Organ Donation

More than 118,000 men, women and children across the country are waiting for an organ transplant that can save their lives.

Become An Organ Donor and Make a Difference

The facts about organ donation are astonishing, and the cause is personal for many members of the Masonic Blood+Organ Donor Program.

If you have not previously registered as an organ donor on your Pennsylvania Driver’s License, please consider doing so today. While this program does NOT procure organs for members in need, we strive to provide assistance and resources to support them throughout the process.

One organ and tissue donor can save up to eight lives and help more than 75 people, according to Donate Life Pennsylvania.

Organ Donation Stories


For additional information and resources on organ donation, visit our Blog.

Almost anyone can be eligible to donate organs and possibly tissues. An age limit is not specified for organ donation, though the age limit for tissues is 60. The final decision for using organs or tissues rests with the transplant candidate’s physicians at the time of death.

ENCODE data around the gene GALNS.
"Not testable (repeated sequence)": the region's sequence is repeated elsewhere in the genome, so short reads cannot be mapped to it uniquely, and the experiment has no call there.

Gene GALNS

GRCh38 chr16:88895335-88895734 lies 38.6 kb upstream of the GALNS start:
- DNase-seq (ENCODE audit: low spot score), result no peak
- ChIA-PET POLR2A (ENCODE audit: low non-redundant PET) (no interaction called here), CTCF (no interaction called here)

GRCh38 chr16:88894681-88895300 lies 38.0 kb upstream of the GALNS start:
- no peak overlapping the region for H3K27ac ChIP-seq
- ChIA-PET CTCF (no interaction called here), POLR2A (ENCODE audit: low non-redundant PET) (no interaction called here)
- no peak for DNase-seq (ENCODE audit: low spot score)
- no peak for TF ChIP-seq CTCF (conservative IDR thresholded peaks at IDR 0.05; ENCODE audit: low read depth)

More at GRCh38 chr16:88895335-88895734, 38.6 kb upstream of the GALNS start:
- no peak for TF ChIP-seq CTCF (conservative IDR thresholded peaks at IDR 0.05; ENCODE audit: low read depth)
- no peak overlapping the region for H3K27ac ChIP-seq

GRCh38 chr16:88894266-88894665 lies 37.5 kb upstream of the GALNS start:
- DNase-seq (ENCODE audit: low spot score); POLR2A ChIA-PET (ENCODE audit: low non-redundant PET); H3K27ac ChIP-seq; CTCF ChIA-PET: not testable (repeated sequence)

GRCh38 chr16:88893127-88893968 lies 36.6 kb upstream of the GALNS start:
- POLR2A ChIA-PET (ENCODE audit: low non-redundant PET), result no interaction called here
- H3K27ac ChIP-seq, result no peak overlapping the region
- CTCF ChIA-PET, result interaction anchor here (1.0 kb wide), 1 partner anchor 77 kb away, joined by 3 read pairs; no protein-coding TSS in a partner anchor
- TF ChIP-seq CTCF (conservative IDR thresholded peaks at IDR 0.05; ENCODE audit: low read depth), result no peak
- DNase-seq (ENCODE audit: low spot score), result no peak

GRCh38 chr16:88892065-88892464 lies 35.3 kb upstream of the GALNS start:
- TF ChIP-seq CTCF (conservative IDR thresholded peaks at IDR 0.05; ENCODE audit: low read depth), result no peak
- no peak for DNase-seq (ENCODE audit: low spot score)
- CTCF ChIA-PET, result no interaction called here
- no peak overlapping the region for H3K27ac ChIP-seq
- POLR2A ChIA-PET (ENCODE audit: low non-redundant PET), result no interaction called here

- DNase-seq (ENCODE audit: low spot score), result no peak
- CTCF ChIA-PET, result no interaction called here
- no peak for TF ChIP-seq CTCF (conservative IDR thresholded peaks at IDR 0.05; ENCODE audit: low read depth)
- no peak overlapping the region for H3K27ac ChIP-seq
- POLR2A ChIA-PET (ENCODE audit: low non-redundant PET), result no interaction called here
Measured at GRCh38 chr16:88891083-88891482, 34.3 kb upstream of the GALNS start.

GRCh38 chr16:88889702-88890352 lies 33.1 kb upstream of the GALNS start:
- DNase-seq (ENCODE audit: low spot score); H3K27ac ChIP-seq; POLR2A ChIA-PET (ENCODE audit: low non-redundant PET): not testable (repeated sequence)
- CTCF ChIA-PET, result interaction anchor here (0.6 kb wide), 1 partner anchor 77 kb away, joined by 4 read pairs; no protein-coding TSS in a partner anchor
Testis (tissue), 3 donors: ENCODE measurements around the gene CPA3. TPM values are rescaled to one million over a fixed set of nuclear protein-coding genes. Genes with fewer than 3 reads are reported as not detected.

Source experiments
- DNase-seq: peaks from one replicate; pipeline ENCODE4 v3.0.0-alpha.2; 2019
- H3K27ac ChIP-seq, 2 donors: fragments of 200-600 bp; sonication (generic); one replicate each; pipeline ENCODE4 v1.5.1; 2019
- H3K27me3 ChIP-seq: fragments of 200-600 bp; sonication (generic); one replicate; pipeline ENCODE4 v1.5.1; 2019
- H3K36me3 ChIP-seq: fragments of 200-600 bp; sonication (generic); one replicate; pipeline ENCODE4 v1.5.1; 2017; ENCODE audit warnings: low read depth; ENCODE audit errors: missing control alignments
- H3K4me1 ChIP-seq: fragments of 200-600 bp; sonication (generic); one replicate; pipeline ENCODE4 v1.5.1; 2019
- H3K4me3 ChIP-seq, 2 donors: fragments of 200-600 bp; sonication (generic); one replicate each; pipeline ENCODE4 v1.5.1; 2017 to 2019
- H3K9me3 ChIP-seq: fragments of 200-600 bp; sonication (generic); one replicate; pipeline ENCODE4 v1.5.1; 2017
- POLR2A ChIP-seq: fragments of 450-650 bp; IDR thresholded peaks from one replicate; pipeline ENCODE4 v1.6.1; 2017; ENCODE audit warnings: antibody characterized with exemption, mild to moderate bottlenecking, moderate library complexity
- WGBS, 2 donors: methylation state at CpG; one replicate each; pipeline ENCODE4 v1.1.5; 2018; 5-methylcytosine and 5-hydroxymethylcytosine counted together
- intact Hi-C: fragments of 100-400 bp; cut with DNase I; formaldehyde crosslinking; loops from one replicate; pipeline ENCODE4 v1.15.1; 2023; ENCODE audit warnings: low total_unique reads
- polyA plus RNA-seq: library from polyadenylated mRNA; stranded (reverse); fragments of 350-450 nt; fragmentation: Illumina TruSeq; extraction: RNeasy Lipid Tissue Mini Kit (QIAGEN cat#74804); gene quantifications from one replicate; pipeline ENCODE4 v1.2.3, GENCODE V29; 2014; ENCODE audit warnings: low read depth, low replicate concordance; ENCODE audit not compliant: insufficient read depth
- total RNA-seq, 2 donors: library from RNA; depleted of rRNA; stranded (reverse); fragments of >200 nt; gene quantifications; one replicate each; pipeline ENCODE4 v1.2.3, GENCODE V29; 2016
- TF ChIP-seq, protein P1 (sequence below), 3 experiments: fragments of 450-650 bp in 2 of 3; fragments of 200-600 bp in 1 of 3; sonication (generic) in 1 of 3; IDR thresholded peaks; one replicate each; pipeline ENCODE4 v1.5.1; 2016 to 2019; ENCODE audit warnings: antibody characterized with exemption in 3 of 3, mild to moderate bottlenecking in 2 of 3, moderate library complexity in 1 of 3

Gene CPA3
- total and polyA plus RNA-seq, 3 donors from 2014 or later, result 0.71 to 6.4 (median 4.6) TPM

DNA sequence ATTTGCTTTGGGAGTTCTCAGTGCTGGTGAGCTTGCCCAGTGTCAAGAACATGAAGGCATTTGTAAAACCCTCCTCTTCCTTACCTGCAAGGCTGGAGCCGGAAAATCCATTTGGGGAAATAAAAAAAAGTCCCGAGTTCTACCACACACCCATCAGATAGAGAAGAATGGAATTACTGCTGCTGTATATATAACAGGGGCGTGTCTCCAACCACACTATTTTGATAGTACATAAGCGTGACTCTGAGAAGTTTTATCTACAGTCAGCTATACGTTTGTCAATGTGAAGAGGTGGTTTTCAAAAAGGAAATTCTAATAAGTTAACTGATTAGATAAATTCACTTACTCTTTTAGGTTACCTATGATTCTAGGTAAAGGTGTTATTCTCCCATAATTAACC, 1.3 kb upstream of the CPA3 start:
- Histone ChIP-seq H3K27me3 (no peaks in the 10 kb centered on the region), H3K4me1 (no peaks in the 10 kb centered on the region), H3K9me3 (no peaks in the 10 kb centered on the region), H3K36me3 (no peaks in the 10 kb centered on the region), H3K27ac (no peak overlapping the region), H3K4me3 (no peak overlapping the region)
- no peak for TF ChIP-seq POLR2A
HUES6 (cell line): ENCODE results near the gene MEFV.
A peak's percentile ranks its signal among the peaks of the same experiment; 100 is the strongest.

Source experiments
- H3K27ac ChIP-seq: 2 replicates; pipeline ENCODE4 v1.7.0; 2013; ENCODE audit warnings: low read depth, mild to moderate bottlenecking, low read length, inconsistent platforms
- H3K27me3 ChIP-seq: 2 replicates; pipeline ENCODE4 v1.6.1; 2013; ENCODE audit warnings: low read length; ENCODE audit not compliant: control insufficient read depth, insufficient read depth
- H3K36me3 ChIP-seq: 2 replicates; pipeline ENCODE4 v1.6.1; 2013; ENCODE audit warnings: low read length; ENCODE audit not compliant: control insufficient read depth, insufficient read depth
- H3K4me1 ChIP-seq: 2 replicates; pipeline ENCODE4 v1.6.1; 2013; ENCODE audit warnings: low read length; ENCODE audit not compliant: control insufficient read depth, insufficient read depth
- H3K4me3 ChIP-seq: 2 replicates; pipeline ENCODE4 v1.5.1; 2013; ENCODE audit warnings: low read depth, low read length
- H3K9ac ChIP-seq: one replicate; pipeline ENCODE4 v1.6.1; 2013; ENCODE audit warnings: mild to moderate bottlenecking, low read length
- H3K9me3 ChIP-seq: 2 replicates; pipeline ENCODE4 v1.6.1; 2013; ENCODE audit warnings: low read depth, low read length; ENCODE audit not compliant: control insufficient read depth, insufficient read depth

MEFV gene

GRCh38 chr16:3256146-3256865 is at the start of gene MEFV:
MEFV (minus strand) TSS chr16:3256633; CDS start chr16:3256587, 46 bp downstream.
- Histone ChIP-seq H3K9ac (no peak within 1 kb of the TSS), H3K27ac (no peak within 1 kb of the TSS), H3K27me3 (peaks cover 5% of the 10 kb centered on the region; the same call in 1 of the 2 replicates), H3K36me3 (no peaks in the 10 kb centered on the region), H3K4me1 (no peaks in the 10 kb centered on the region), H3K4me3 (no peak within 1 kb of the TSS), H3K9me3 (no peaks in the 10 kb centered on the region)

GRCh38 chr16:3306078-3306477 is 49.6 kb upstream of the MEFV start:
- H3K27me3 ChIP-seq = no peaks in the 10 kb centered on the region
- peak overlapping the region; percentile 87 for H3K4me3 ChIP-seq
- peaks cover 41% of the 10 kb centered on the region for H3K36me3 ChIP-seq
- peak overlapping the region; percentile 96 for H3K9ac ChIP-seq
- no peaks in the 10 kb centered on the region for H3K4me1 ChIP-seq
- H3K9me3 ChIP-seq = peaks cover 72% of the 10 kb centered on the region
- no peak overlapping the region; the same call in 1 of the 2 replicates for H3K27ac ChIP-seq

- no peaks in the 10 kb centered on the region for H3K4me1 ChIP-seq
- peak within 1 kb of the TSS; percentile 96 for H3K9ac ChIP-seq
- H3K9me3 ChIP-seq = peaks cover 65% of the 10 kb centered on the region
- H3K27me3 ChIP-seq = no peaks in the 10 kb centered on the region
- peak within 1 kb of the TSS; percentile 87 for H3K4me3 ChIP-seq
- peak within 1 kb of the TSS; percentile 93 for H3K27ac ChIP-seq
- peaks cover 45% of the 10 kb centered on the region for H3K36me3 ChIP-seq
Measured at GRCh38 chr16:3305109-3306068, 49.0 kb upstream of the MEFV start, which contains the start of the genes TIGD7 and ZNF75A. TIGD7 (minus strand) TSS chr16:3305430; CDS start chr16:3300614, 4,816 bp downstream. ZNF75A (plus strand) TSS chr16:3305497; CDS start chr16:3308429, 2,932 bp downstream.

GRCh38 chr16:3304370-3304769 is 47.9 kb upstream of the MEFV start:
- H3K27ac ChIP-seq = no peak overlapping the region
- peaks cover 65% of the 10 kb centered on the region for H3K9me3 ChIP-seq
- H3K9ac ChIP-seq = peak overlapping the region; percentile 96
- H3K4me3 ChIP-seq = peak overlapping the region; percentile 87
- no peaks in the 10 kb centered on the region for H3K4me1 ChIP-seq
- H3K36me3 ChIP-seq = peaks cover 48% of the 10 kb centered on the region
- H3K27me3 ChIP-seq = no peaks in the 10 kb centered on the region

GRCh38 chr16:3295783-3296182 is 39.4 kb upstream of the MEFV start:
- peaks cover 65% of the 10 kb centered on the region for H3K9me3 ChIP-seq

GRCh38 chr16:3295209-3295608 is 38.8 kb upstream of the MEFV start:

Organs which can be donated include heart, kidneys, pancreas, lungs, liver, intestines and, at times, stomach. Tissues that can be donated include corneas to restore sight, skin to heal burns, and bone and ligaments to repair bone and joints damaged by cancer or trauma. Heart valves and tendons also may be donated.

No. Families who donate are not charged for the donation, nor is the donor’s estate.

No. Donation typically does not delay funeral arrangements, nor does it prevent an open casket viewing. Organs and tissues are recovered in an operating room with a surgical procedure that does not disfigure the body.

Leaders of major religions support donation or have made it clear the decision to donate is a personal one that should be discussed with family members.

Once a family has consented to donation, the donor’s height, weight and blood type are entered into a computer tied into the national database operated by the Organ Procurement and Transplant Network (OPTN). After the information is entered, the OPTN computer generates a list of individuals awaiting transplants who best match the donor’s blood and body size. Medical urgency and the amount of time on a waiting list also play an integral role in determining who receives an organ.

A patient’s race, gender, age, celebrity status or income are not considered when deciding who receives an organ. Also, most costs associated with transplantation are covered by private insurance or Medicare.

Organ Donation in Pennsylvania

CORE Center for Organ Recovery & Education
Donate Life Pennsylvania
Gift of Life Donor Program
Pennsylvania Organ Donor Map

Click on the map above to enlarge